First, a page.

High Functioning Depression: A Hidden Mental Issue

High-functioning depression is one of the hidden mental disorders that many people have but aren't even aware o

High Functioning Depression: A Hidden Mental Issue
High Functioning Depression: A Hidden Mental Issue
Allan Donsky
March 26, 2024
Health and Wellbeing

High Functioning Depression: A Hidden Mental Issue

High-functioning depression is one of the hidden mental disorders that many people have but aren't even aware of. Because of the seemingly absent mental health conditions associated with depression, clinical diagnosis can be difficult.

This form of mental illness may not affect social activities, but the quality of life of whoever has it will gradually decline.

In this post, we’ll identify and explain high-functioning depression along with its signs and how to handle it before it becomes a chronic depression.

What Is High-Functioning Depression?

High-functioning depression, sometimes known as persistent depressive disorder or (PDD), is a type of depression where the person would have the regular symptoms of depression without having severe life disruptions.

This is the primary difference between high-functioning depression and regular depression. A depressed person would suffer to accomplish daily tasks or functions at a high level of productivity.

Alternatively, people with high-functioning depression suffer in silence. They can still go to school or work, function, and meet their responsibilities like everybody else. However, they often feel sad, unmotivated, and hopeless.

What Are the Signs of High-Functioning Depression?

People with high-functioning depression try to hide all their symptoms. Their reasoning behind this is unclear. Some of them think there’s simply no time to mind those symptoms, while others may feel that they’re not worth being helped or noticed.

Because of that, the depressive symptoms can be quite subtle to be noticed unless you’re paying enough attention. Here’s what to look for to identify this form of depression:

  • Daily sad or depressed episodes, especially if the person thinks they’re not being watched by anybody at the time as the depressed mood appears when they think they're alone
  • Unusual changes in weight (whether by increase or decrease)
  • Some physical symptoms like aches and chronic pain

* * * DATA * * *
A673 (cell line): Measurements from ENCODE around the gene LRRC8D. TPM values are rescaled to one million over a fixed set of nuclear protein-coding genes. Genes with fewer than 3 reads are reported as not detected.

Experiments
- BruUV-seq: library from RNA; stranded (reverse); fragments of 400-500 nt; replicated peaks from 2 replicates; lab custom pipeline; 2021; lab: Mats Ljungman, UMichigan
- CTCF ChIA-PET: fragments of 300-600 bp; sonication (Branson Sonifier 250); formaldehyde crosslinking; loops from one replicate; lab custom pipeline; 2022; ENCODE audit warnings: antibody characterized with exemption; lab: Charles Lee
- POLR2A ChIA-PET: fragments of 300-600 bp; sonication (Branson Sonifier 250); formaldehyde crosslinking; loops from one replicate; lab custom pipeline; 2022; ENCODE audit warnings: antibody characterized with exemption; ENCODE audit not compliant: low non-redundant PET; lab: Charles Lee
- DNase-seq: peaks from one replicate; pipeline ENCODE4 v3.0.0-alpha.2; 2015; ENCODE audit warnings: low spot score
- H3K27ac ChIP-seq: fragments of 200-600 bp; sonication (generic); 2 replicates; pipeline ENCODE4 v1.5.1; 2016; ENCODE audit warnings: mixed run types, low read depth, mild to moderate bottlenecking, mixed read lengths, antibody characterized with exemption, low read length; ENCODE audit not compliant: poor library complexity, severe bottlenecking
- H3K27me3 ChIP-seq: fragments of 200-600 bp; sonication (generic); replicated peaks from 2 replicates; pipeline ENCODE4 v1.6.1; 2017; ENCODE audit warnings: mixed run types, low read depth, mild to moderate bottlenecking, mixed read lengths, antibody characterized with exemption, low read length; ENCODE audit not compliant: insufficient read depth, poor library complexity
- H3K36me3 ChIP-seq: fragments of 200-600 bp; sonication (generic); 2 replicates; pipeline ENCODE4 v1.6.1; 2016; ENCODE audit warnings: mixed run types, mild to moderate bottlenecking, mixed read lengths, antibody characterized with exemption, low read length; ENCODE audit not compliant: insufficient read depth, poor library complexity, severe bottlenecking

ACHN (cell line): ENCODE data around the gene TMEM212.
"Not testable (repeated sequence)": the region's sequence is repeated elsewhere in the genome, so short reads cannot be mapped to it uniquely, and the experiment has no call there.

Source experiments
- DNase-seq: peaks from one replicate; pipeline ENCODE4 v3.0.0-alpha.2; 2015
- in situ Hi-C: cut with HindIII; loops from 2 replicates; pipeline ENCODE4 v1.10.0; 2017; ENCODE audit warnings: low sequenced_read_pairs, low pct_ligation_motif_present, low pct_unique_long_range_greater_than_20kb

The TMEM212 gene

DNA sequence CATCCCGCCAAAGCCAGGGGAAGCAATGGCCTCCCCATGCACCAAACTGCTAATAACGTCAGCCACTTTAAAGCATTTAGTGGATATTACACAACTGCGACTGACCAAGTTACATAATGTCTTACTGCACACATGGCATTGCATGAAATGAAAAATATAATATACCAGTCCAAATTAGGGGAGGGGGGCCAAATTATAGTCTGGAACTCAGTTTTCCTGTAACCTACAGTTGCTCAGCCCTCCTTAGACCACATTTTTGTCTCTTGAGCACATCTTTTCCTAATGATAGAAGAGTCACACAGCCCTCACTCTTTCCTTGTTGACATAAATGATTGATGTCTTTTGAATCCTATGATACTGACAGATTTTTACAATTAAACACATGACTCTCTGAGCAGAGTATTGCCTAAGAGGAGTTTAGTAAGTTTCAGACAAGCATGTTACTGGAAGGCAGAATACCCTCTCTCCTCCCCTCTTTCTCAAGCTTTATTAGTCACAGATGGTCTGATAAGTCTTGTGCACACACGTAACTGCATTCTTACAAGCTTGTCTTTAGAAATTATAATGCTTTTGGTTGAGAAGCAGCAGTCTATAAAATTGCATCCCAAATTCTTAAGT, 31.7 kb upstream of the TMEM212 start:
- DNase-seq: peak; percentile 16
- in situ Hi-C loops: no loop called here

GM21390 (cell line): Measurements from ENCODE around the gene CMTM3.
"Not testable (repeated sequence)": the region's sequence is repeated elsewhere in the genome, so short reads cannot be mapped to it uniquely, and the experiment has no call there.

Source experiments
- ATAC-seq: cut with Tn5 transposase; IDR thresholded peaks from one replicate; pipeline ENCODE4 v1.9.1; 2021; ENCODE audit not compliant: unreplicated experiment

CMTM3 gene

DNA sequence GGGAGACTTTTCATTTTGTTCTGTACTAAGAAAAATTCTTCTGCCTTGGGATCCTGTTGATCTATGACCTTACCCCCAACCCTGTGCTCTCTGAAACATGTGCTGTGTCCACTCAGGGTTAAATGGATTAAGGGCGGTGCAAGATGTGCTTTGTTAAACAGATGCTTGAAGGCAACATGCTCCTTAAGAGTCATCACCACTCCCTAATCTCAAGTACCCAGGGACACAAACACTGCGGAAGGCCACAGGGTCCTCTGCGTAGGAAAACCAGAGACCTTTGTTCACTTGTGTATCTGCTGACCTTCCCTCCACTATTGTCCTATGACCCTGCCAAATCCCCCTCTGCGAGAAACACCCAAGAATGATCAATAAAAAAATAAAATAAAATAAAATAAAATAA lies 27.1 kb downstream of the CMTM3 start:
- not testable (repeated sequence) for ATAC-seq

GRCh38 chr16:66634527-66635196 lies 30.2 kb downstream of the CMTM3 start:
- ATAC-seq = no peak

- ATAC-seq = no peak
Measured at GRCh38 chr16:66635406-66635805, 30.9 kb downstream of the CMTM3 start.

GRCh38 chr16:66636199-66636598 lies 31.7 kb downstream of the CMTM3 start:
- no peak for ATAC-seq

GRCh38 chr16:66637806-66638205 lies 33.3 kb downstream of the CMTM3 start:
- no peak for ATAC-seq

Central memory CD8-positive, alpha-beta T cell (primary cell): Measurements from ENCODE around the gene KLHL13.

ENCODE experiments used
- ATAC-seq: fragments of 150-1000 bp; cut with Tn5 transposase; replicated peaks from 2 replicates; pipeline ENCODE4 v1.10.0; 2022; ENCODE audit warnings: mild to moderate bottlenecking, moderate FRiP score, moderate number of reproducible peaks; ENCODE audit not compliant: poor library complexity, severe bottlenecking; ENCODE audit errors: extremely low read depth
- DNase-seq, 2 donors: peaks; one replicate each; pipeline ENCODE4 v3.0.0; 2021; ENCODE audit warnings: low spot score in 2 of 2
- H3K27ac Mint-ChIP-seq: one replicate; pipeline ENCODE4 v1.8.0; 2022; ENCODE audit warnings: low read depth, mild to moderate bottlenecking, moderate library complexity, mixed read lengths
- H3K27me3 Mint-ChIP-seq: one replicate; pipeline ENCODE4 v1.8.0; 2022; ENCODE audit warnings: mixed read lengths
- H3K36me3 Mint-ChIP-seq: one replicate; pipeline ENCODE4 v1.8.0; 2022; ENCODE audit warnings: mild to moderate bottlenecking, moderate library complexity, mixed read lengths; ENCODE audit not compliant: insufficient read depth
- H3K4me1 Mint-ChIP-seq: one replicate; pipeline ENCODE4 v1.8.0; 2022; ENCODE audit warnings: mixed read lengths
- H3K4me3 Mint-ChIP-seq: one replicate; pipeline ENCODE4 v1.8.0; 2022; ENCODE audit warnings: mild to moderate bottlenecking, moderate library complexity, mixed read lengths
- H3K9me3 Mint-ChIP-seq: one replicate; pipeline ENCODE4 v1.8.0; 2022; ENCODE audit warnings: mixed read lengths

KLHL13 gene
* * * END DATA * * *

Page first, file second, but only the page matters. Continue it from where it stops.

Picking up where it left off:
• Occasional comments and feelings of hopelessness like “It’s all in vain anyway” or “It can always be worse”
  • Loss of interest in activities that the person used to previously enjoy
  • Feelings of guilt for the slightest of mistakes

What Are the Causes of High-Functioning Depression?

It’s hard to pinpoint the causes of mental health disorders since most of them are caused by more or less the same reasons. However, depression and high-functioning depression often result from the following issues:

  • The sensation of being stuck in an endless study/work loop, where effort is pointless regardless of how big it is
  • Social isolation or constant judgment by others
  • A childhood trauma or a stressful life event, whether it’s mental or physical (like bullying, abuse, or loss of a beloved someone)
  • Constant stress, especially when the person is unable to get financial stability
  • The presence of an unstable family, where parents or family members constantly fight

Tips to Handle High-Functioning Depression

Since mental diseases don’t have a marked physical aspect to them, people are often confused about whether they can be treated or not.

Some say that since we don’t understand what mental diseases are, we just categorize them according to the similarity of their symptoms. Others say that any mental disease can be treated by just changing the way you approach and think about life.

However, one thing that everybody agrees on is that fixing a problem starts by recognizing its existence. So we can start from there.

Identify the Problem